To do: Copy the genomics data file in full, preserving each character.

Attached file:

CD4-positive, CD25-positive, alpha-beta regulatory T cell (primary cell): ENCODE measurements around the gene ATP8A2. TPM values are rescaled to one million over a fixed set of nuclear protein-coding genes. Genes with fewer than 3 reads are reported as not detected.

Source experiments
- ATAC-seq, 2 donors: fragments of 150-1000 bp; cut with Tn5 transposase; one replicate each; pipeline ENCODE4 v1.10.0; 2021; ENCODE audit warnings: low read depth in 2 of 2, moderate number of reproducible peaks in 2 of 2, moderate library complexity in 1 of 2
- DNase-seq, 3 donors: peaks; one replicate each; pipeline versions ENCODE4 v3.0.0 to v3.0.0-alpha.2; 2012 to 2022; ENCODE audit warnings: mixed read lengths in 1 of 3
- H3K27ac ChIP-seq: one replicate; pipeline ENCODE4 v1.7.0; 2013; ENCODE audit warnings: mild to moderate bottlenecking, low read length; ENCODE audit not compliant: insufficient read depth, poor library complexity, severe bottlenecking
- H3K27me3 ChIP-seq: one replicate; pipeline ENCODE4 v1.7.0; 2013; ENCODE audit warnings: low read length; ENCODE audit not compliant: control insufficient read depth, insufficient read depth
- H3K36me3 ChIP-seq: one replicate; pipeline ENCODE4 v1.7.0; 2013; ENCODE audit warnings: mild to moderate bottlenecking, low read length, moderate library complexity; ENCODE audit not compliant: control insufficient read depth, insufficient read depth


CD4-positive, CD25-positive, alpha-beta regulatory T cell (primary cell): ENCODE measurements around the gene ATP8A2. TPM values are rescaled to one million over a fixed set of nuclear protein-coding genes. Genes with fewer than 3 reads are reported as not detected.

Source experiments
- ATAC-seq, 2 donors: fragments of 150-1000 bp; cut with Tn5 transposase; one replicate each; pipeline ENCODE4 v1.10.0; 2021; ENCODE audit warnings: low read depth in 2 of 2, moderate number of reproducible peaks in 2 of 2, moderate library complexity in 1 of 2
- DNase-seq, 3 donors: peaks; one replicate each; pipeline versions ENCODE4 v3.0.0 to v3.0.0-alpha.2; 2012 to 2022; ENCODE audit warnings: mixed read lengths in 1 of 3
- H3K27ac ChIP-seq: one replicate; pipeline ENCODE4 v1.7.0; 2013; ENCODE audit warnings: mild to moderate bottlenecking, low read length; ENCODE audit not compliant: insufficient read depth, poor library complexity, severe bottlenecking
- H3K27me3 ChIP-seq: one replicate; pipeline ENCODE4 v1.7.0; 2013; ENCODE audit warnings: low read length; ENCODE audit not compliant: control insufficient read depth, insufficient read depth
- H3K36me3 ChIP-seq: one replicate; pipeline ENCODE4 v1.7.0; 2013; ENCODE audit warnings: mild to moderate bottlenecking, low read length, moderate library complexity; ENCODE audit not compliant: control insufficient read depth, insufficient read depth